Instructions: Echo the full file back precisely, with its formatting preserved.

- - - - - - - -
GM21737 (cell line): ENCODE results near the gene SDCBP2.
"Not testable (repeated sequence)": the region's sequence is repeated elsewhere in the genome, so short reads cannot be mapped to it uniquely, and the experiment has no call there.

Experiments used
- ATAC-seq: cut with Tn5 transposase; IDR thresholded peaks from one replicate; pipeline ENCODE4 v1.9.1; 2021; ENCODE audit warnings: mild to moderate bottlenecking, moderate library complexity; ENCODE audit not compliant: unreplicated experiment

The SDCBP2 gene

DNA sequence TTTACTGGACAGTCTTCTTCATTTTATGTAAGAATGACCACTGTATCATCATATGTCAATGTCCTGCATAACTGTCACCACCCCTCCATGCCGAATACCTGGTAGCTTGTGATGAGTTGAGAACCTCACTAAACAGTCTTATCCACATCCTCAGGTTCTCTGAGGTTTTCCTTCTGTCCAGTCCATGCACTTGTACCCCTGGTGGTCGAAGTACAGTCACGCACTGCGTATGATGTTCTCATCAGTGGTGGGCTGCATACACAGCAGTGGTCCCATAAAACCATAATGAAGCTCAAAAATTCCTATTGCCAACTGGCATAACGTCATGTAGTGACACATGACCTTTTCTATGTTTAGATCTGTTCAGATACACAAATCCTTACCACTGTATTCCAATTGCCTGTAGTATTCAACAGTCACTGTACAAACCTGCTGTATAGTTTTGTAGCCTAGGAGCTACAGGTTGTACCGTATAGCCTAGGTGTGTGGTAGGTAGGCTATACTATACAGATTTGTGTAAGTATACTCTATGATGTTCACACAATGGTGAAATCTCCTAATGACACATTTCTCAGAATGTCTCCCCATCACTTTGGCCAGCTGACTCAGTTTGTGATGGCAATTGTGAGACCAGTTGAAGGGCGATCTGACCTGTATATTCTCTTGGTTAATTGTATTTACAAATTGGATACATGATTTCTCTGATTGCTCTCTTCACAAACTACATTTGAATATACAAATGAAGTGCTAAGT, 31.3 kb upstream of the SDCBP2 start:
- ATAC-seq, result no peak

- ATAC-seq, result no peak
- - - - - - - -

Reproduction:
GM21737 (cell line): ENCODE results near the gene SDCBP2.
"Not testable (repeated sequence)": the region's sequence is repeated elsewhere in the genome, so short reads cannot be mapped to it uniquely, and the experiment has no call there.

Experiments used
- ATAC-seq: cut with Tn5 transposase; IDR thresholded peaks from one replicate; pipeline ENCODE4 v1.9.1; 2021; ENCODE audit warnings: mild to moderate bottlenecking, moderate library complexity; ENCODE audit not compliant: unreplicated experiment

The SDCBP2 gene

DNA sequence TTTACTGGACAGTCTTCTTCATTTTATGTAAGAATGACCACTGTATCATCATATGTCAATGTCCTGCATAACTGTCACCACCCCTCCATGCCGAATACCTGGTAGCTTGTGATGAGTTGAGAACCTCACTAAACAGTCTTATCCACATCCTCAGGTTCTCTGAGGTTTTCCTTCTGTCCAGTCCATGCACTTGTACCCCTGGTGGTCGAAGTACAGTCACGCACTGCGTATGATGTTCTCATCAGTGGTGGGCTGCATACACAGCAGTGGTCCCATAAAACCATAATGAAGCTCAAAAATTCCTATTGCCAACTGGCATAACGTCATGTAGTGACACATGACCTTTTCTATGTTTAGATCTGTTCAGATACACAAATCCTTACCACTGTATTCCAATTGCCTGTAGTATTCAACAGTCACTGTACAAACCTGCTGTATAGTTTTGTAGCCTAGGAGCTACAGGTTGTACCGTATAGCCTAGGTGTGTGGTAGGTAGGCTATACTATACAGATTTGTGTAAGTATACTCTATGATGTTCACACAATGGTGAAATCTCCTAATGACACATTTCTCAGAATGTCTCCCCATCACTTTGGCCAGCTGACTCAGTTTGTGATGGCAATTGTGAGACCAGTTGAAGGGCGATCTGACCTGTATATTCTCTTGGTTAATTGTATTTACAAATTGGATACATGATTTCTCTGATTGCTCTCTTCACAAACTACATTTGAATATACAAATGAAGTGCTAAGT, 31.3 kb upstream of the SDCBP2 start:
- ATAC-seq, result no peak

- ATAC-seq, result no peak